business news in context, analysis with attitude

Lots of reaction to yesterday’s piece about “We Are A Wal-Mart Nation.”

One MNB user wrote:

“Absolute power corrupts absolutely.

“Government intervention may be necessary. Laws in the past to prevent monopolies lead to diversification of companies. Wal-Mart is now taking the diversification idea to a new level. It is rather like watching flowing lava heading toward a small living tree--you know eventually that it will surround the tree and burn it. Wal-Mart will swallow up the competition, slowly but surely. The scary thing is that it is advancing in uncharted territory, in ways no business has gone before. We dare not all stand around and watch, clucking our tongues indicating that we knew it might happen. Once it’s happened, it will be too late.”

Another MNB user wrote:

“During the past year my wife, who previously would not go near a Wal-Mart, finds herself making bi-weekly treks to the store. The only problem Wal-Mart has for our family is location. The nearest store is a good 15 - 20 minutes away. Penetrating our area with smaller neighborhood stores would seem to be a good thing for Wal-Mart. I can drive from my house and stop at 3 Chipotle's in less time than I can get to 1 Wal-Mart!”

Another MNB user wrote:

“Remember what happened when Standard Oil was considered too big a threat. There's always someone ready to step in and try to be the giant killer, whether it's competitors or regulators. If you can't beat them with a big stick, strangle them with red tape. Of course, it takes a few decades sometimes.”

We suggested yesterday that while Wal-Mart may think of itself as America’s store, the Dallas Cowboys used to think of themselves as America’s team, and look what happened to them.

Which prompted the following response from an MNB user:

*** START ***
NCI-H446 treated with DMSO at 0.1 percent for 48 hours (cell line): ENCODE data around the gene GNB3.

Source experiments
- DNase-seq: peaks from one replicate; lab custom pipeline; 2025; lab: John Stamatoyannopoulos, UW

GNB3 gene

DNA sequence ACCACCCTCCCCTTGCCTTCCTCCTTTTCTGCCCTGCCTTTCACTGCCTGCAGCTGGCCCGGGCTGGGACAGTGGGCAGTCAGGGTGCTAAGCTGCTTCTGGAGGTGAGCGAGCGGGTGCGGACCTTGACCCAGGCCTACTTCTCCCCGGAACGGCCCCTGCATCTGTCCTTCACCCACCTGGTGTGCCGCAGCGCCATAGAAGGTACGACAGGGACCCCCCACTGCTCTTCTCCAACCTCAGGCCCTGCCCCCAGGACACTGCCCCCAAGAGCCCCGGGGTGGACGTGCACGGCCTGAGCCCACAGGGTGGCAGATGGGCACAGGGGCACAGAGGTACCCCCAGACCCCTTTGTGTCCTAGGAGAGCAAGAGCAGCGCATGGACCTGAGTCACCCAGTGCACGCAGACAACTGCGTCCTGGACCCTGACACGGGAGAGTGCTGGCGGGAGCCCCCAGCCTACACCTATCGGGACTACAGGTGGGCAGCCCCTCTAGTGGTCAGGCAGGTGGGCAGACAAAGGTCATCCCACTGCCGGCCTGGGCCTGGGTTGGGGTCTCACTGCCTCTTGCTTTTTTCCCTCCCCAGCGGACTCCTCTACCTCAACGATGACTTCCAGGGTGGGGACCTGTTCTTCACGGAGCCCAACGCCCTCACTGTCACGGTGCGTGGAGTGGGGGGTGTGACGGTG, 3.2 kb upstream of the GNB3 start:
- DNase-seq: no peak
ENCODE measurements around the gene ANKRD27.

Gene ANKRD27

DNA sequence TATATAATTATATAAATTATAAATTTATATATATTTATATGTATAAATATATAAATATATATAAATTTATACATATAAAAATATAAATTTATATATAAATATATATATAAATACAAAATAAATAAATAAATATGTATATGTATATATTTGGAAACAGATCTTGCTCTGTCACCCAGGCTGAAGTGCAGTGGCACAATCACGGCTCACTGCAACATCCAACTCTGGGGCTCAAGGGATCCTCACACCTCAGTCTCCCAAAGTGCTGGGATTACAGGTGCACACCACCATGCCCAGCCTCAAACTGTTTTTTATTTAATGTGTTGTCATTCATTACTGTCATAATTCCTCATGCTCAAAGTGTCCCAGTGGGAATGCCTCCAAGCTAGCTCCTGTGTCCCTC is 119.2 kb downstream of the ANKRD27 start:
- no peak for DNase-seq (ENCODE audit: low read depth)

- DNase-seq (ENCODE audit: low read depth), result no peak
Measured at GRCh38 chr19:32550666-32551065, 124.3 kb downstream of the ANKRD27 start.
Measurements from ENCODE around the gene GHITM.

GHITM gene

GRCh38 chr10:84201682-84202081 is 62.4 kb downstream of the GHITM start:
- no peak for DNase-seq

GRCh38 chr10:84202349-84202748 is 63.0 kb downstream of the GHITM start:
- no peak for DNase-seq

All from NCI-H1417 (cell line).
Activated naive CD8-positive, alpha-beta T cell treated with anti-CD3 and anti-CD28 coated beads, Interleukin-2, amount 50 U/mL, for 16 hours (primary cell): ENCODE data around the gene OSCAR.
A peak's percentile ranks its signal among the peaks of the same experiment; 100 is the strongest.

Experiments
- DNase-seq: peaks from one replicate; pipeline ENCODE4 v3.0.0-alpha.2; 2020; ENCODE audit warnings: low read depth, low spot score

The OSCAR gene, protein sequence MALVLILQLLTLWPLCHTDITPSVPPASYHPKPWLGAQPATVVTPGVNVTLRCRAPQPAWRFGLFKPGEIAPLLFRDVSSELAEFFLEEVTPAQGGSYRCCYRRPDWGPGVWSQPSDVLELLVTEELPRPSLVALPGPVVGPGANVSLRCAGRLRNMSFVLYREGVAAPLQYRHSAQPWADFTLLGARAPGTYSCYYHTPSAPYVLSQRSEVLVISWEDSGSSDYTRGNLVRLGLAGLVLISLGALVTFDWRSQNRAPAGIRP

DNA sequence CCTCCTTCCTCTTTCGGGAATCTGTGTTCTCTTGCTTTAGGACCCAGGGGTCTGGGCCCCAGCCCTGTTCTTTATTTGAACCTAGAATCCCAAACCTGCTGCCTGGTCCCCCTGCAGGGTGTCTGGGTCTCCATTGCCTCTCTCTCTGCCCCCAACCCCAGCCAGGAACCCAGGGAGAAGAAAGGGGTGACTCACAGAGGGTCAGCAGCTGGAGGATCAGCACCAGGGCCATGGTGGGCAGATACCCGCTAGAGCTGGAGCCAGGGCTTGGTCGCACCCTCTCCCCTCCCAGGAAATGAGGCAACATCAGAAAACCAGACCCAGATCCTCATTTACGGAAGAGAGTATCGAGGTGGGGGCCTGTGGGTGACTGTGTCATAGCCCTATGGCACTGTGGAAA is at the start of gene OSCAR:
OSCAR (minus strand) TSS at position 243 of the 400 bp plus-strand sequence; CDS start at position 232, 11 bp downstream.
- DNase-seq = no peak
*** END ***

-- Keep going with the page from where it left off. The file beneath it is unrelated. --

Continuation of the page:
“I hear your comparison of Wal-Mart and the Dallas Cowboys. However, I am one of the many executives in the industry who are frequently courted by recruiters looking to pull talent into the Wal-Mart organization. I don't think that I am particularly visible so I can only assume that Wal-Mart's recruiting efforts are quite extensive and thorough. While I am currently very happy where I am employed, I must admit that I've kept their recruiters' numbers in my rolodex! Wal-Mart isn't likely to let themselves fall into the talent vacuum trap the Cowboys did.”

Gee, they’ve never called the Content Guy…

Yesterday, we ran an email from a member of the MNB community who said that “Kmart should have known years ago that they could not compete with Wal-Mart.” Today, another MNB user responds:

“They did know. I had a meeting, in 1990 or 1991, with a high echelon store operations person, at their office towers in Troy, Michigan. He was very clear then that they could not compete because, mainly, they could not keep up with their store sets as they bought different fixtures in different markets whereas Wal-Mart only used 2 suppliers for store fixtures, thus Wal-Mart could maintain their schematics and Kmart could not.

“Also, as far as pointing fingers, Mr. (James) Adamson was on the board that signed off on all of those bonuses to Conaway Why is he collecting $3,500,000 and not being investigated???”

Good question.

We got several emails yesterday in response to our commentary about marketing to kids, and our suggestion that in addition to special shopping carts and computer games, stores could develop programs and sections that would relate to food and kids’ food interests. There is a difference, we wrote, between distracting kids and attracting them -- and we think the latter approach is infinitely preferable.

MNB user Susan Reed wrote:

“I can tell you that when my children were small I would have done anything for something, anything inside that store to entertain them or make it more fun for them. Yes, I would have spent more money, I would have been able to take my time and look for what I wanted or needed instead of grabbing what I could and get out because I only had so much time before the kids got restless. They hated the shopping carts and were always trying to climb out. They were not comfortable for them to sit in. As a single mother I didn't have the choice to leave them at home. Now my boys are now teenagers and I often stand and watch them making faces or funny sounds for small children in the supermarket that are getting cranky to try and help calm them for the parents. It's not so much that I spent less money, I had to make more trips because I only had so much time before the kids were cranky.